Tired All of the Time? Get Your Energy Back with These TipsBy Stephanie E - Jenny Craig Science-Backed
If you’re tired all the time, or feel like you have no energy, too little sleep might not be the only thing to blame. In fact, a recent survey found that 45 percent of Americans who slept 7-8 hours each night said they still felt fatigued or tired up to three times per week!1 Dealing with stress and weight gain can both affect your health in surprising ways, and research is finding more connections between obesity and low energy levels.2
So can losing weight increase your energy? It definitely can help — and beyond boosting your physical energy, weight loss can have a significant impact on your overall health. Learn more about the benefits of weight loss when it comes to improving your energy and a few simple adjustments you can make today to put a little more pep in your step.
It’s more than just a number on a scale
You don’t need to lose a large amount of weight to notice a difference in your energy levels. Studies have shown that losing just 5-10 percent of your weight may benefit your health in a number of ways, including a reduced risk for obesity-related chronic diseases.3 Start with a manageable weight loss goal, which is a great way to keep your eyes on the prize. You can always adjust your goal weight once you’ve reached your first benchmark.
Energy & weight loss
With increased energy, it might be easier to balance your lifestyle with your responsibilities, and find the motivation for the activities you enjoy most. Here’s how weight loss could impact your energy levels:
1. Less fatigue during the day
Up to 30 percent of the population may experience Excessive Daytime Sleepiness (EDS), which is a powerful drowsiness during the day, according to a study conducted by researchers at Penn State College of Medicine.4 The researchers found connections between increased BMI and the condition, explaining weight gain predicted which study participants would experience EDS, while weight loss helped predict who would stop experiencing symptoms. In a separate study, researchers found a similar relationship between BMI and sleepiness – participants were more likely to report feeling tired as their BMI increased.5
When your body carries less weight, it uses less energy to help you move throughout the day.6 Losing weight may also help your body use oxygen more efficiently, making it easier to catch your breath during everyday tasks, like walking, cleaning or climbing stairs.7
Need help determining your BMI? Jenny Craig offers reliable BMI weight loss calculator that's easy to use.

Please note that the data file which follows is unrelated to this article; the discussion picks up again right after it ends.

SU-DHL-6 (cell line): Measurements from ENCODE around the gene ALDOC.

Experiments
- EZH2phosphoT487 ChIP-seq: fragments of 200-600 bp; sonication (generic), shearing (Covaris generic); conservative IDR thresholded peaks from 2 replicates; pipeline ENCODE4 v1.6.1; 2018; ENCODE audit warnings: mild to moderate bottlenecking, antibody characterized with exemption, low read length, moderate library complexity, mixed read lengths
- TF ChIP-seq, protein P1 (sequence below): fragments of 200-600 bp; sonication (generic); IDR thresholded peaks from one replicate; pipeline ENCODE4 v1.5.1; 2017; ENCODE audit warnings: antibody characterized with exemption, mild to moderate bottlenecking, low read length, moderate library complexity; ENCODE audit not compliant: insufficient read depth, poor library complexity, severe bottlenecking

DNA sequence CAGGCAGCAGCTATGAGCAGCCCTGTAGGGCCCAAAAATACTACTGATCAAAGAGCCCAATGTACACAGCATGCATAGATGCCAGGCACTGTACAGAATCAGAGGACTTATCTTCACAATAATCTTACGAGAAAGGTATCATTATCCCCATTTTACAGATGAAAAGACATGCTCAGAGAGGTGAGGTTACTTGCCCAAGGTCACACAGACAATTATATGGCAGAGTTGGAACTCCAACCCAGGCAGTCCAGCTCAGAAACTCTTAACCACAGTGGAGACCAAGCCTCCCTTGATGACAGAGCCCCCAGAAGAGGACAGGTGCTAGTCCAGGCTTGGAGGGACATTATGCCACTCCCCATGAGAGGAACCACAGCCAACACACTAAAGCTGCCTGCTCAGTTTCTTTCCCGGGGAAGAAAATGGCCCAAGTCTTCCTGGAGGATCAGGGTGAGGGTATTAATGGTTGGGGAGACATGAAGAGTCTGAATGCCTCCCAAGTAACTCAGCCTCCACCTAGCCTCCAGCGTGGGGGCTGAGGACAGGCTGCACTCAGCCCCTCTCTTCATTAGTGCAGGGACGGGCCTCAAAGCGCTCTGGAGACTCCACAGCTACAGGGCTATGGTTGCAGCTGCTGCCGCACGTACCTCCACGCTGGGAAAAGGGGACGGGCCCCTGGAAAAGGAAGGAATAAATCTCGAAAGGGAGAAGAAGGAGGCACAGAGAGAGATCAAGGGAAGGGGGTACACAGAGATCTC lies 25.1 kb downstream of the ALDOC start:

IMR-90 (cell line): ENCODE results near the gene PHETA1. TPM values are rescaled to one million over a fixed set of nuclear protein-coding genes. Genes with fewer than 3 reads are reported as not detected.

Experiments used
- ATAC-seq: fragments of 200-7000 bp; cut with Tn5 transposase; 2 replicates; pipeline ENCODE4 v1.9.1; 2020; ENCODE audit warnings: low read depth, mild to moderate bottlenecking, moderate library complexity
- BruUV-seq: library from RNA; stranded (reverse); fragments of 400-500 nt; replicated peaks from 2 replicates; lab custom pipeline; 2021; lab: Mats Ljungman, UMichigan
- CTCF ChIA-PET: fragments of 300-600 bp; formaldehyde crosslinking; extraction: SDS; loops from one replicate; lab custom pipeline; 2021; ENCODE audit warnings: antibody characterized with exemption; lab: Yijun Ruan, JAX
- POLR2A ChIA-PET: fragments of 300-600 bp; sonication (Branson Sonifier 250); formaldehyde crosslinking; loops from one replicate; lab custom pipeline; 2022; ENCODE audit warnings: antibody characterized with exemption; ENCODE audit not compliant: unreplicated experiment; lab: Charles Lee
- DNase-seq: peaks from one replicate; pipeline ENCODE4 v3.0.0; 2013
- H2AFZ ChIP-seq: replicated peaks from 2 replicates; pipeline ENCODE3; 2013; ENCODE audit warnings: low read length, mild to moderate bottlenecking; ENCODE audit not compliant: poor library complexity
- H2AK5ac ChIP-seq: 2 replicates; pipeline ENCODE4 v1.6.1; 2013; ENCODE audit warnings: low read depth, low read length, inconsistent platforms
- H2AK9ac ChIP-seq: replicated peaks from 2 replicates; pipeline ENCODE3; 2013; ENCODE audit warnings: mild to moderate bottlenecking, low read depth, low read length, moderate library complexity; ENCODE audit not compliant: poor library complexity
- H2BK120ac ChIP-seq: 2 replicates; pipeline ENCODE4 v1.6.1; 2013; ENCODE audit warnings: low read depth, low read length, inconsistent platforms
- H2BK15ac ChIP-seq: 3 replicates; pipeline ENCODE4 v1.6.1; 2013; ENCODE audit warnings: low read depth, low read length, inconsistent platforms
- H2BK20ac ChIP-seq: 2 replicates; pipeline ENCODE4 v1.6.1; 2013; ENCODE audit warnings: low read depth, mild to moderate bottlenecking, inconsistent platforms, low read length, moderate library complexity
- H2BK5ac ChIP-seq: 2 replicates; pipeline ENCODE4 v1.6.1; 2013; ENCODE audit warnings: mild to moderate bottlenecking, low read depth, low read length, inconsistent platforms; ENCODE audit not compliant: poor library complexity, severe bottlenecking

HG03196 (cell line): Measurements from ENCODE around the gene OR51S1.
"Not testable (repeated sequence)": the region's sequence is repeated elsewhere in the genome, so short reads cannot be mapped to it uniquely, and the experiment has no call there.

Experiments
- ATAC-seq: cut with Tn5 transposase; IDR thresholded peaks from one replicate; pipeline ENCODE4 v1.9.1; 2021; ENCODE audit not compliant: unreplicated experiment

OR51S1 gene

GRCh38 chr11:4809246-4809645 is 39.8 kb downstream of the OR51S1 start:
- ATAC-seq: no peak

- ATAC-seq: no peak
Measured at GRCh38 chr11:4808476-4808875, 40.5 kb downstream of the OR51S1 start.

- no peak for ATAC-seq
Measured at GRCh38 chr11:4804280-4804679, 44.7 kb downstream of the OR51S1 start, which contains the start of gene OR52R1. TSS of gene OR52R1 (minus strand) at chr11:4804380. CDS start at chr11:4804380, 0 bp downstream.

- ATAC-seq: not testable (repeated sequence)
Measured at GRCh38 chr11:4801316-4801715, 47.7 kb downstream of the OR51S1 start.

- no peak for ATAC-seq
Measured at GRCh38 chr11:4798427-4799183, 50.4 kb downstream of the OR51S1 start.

2. Get better sleep
Losing weight may also help you sleep better, which could result in increased energy and a boosted mood throughout the day.7 Poor sleep quality or too little rest can leave you feeling sluggish and irritable. In one study, individuals who lost at least five percent of their body weight over six months gained an average of 22 minutes of additional sleep each night.8 This same group also reported better sleep quality and improvements to their overall mood.
Those who are overweight have an increased likelihood of developing obstructive sleep apnea, which occurs when the airway becomes partially or completely blocked during sleep.9 People with sleep apnea may frequently wake throughout the night and may experience other health complications. Sleep is crucial to your overall health as it helps your body recharge and rejuvenate. Not only does it benefit your health, but sleep may also affect your weight loss. (Try these tips to help get a better night’s sleep!)
3. Eat well to feel energized
Creating a routine that aligns with your body’s circadian rhythm could support your weight loss and benefit your energy levels. Eating balanced, nutritious meals combined with physical activity may help fight fatigue.10 And you don’t really even need to break a sweat! Incorporating fresh vegetables, fruit, lean proteins, and moderate amounts of whole grains and healthy fats into your diet is a great place to start.
Sync up with your circadian rhythm by eating your meals within the first 12 hours of the day (for example, 7:00 a.m. to 7:00 p.m.) – and abstain from food and caloric drinks for the remaining 12 hours. Most of those remaining 12 hours are spent sleeping. Jenny Craig’s Rapid Results program taps into Nobel Prize-winning science around circadian rhythms to align your weight loss goals with your body’s natural cycles. With Rapid Results, you can enjoy delicious chef-crafted meals and snacks (plus, dessert!) and personalized, one-on-one support from a dedicated consultant.
Learn more about Rapid Results and how to support your energy levels with weight loss – contact us to book your free appointment today!
Stephanie Eng-Aponte is a copywriter for Jenny Craig, based in Carlsbad, CA. They’ve focused on writing within the health and wellness space for the last several years, but have dabbled in the tech and environmental industries. Stephanie graduated from Rutgers University with a Bachelor of Arts degree in Journalism and Media Studies. Stephanie employs a “eat first, write later” approach to food blogging and enjoys the occasional Oxford comma. Outside of writing, you can find Stephanie photographing a muttley crew of rescue pups, brewing kombucha, or exploring San Diego.
Favorite healthy snack: Green apple slices with sunflower butter.
This article is based on scientific research and/or other scientific articles and is written by experienced health and lifestyle contributors and reviewed by certified professionals.
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